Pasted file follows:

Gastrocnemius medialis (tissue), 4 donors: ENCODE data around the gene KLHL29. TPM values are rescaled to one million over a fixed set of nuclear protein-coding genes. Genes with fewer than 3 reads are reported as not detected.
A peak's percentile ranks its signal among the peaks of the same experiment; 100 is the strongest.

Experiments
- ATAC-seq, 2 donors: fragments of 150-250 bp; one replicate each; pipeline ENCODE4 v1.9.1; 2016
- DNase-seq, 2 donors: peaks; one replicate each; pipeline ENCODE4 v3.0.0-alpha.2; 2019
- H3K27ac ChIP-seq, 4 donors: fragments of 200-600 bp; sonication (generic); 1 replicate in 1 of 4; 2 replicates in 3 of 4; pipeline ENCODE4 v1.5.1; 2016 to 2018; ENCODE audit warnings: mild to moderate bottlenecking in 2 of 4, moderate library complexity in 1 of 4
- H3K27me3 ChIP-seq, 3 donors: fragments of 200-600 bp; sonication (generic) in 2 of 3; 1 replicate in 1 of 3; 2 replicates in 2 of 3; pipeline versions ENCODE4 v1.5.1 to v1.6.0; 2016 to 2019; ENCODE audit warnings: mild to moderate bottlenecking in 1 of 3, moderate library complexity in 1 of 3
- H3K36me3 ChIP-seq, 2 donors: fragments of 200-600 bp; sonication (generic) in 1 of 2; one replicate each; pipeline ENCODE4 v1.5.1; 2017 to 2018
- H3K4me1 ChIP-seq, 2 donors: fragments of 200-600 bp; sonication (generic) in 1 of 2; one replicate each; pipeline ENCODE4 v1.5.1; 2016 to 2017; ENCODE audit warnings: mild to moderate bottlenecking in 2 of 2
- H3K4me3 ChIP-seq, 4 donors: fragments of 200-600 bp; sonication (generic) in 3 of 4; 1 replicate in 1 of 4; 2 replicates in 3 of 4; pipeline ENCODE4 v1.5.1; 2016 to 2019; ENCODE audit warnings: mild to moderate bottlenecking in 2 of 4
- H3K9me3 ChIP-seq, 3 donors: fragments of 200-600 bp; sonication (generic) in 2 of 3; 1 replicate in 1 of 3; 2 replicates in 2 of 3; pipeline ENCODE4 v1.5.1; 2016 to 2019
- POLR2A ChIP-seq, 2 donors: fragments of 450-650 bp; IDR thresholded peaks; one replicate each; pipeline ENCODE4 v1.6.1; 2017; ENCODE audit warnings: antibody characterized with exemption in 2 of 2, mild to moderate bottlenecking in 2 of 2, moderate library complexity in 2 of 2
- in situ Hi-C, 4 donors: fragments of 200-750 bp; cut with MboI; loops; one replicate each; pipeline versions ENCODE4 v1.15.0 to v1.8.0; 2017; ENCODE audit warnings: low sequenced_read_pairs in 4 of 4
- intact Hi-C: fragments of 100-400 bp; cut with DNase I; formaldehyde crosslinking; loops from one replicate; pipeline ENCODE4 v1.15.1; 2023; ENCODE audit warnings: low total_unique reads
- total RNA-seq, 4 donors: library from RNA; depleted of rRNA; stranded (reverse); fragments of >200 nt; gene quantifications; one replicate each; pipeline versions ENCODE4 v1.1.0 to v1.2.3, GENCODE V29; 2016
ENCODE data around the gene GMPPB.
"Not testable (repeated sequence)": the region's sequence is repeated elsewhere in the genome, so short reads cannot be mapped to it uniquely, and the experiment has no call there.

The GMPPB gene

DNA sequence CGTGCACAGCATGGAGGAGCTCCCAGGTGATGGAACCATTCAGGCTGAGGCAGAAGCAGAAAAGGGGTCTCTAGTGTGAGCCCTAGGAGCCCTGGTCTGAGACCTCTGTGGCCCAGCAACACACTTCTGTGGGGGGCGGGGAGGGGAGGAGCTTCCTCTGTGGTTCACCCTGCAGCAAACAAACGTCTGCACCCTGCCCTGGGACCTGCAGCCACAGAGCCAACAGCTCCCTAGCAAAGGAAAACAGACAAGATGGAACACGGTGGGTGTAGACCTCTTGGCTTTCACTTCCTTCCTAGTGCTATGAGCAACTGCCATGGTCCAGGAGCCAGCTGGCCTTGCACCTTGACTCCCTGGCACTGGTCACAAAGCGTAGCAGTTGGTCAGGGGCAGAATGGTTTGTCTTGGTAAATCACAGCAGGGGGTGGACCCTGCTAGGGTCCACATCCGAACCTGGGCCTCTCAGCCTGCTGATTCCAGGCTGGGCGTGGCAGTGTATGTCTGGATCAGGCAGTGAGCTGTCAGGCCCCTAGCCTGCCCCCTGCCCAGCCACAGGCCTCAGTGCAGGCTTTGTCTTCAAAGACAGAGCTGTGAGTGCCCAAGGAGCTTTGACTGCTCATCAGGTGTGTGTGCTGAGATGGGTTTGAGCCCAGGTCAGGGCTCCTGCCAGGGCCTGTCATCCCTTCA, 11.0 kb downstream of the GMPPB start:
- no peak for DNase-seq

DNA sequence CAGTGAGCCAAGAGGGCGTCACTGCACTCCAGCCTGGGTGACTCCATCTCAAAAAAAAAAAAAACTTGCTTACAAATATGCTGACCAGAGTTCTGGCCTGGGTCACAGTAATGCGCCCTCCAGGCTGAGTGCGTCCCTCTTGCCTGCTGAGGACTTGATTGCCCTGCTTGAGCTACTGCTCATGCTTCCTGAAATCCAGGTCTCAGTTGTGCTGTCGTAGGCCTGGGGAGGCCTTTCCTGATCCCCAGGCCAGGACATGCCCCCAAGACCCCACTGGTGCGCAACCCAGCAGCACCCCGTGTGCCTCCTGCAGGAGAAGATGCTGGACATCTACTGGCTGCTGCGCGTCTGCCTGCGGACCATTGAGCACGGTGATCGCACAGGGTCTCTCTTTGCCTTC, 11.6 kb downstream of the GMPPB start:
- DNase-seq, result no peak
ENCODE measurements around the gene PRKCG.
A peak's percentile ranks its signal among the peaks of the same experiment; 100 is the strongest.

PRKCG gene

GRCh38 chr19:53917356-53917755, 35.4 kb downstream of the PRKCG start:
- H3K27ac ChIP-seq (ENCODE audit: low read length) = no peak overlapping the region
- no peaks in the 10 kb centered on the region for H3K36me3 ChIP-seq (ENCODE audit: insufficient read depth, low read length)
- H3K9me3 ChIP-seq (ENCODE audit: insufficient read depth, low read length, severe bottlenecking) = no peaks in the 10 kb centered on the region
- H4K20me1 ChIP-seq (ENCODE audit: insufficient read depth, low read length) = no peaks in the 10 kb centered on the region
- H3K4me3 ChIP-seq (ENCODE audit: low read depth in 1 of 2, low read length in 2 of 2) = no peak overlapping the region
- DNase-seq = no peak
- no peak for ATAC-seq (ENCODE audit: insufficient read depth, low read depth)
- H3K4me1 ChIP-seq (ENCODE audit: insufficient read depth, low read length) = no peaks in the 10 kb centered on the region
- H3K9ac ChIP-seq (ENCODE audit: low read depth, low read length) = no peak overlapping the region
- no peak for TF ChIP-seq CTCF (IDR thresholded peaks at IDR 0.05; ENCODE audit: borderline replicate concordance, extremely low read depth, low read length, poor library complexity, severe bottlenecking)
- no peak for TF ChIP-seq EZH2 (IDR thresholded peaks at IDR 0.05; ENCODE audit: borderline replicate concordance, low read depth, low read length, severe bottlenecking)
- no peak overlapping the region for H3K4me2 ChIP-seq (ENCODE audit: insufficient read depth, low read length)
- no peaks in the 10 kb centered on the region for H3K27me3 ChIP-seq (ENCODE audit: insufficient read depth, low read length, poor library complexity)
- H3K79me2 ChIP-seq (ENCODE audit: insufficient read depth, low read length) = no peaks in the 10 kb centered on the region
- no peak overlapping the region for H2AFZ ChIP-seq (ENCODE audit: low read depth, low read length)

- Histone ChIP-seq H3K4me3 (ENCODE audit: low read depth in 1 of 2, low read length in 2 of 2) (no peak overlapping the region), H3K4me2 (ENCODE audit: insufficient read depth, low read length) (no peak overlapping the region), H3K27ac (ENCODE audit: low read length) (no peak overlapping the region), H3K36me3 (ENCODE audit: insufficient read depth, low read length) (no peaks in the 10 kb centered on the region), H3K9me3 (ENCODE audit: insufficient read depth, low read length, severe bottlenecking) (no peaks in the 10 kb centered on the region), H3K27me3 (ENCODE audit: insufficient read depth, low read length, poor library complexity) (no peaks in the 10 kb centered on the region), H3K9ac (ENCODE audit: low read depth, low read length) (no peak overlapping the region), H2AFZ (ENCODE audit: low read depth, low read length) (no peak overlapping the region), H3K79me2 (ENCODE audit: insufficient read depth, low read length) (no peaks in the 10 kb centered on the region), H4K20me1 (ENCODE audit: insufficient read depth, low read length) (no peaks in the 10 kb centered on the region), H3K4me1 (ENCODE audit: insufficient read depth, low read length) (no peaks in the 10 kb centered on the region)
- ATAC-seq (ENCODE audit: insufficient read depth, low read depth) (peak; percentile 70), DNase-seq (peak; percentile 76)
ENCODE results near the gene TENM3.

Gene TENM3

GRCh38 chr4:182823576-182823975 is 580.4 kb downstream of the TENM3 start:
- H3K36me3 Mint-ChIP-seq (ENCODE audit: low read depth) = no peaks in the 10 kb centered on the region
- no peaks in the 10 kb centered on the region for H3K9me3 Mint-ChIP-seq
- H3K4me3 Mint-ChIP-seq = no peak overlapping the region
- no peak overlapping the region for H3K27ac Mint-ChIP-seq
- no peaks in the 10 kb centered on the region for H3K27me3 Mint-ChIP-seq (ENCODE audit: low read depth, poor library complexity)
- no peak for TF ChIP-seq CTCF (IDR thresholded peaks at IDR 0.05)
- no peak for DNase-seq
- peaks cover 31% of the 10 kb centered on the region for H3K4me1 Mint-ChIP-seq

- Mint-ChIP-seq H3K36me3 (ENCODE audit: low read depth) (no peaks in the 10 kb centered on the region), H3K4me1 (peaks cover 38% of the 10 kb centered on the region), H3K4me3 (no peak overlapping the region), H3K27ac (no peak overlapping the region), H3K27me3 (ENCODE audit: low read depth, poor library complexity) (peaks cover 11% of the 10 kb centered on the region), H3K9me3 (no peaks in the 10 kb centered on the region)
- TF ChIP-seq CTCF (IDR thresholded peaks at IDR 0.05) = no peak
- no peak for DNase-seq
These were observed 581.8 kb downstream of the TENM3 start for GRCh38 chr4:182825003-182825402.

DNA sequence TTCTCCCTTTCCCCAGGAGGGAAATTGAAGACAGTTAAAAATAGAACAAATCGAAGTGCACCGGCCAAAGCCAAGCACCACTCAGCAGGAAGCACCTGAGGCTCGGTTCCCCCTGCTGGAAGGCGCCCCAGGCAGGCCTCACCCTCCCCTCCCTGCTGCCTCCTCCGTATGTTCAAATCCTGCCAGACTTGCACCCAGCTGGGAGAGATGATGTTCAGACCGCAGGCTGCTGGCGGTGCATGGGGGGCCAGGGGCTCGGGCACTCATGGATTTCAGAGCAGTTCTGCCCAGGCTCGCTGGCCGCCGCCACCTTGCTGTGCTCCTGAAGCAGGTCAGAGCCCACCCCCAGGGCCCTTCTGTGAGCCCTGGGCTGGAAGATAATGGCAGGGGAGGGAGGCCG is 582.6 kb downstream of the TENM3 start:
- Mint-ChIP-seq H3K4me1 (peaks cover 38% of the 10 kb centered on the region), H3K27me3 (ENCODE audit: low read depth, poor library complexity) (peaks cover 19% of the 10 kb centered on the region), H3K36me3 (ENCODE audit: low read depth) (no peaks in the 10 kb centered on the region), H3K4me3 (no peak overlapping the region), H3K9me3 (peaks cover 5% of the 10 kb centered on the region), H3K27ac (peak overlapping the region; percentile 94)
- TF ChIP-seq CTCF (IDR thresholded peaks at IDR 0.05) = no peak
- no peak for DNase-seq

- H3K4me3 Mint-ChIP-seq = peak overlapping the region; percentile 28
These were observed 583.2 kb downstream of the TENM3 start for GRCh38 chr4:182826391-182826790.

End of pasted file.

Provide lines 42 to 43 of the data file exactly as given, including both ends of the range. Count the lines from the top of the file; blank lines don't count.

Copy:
- Histone ChIP-seq H3K4me3 (ENCODE audit: low read depth in 1 of 2, low read length in 2 of 2) (no peak overlapping the region), H3K4me2 (ENCODE audit: insufficient read depth, low read length) (no peak overlapping the region), H3K27ac (ENCODE audit: low read length) (no peak overlapping the region), H3K36me3 (ENCODE audit: insufficient read depth, low read length) (no peaks in the 10 kb centered on the region), H3K9me3 (ENCODE audit: insufficient read depth, low read length, severe bottlenecking) (no peaks in the 10 kb centered on the region), H3K27me3 (ENCODE audit: insufficient read depth, low read length, poor library complexity) (no peaks in the 10 kb centered on the region), H3K9ac (ENCODE audit: low read depth, low read length) (no peak overlapping the region), H2AFZ (ENCODE audit: low read depth, low read length) (no peak overlapping the region), H3K79me2 (ENCODE audit: insufficient read depth, low read length) (no peaks in the 10 kb centered on the region), H4K20me1 (ENCODE audit: insufficient read depth, low read length) (no peaks in the 10 kb centered on the region), H3K4me1 (ENCODE audit: insufficient read depth, low read length) (no peaks in the 10 kb centered on the region)
- ATAC-seq (ENCODE audit: insufficient read depth, low read depth) (peak; percentile 70), DNase-seq (peak; percentile 76)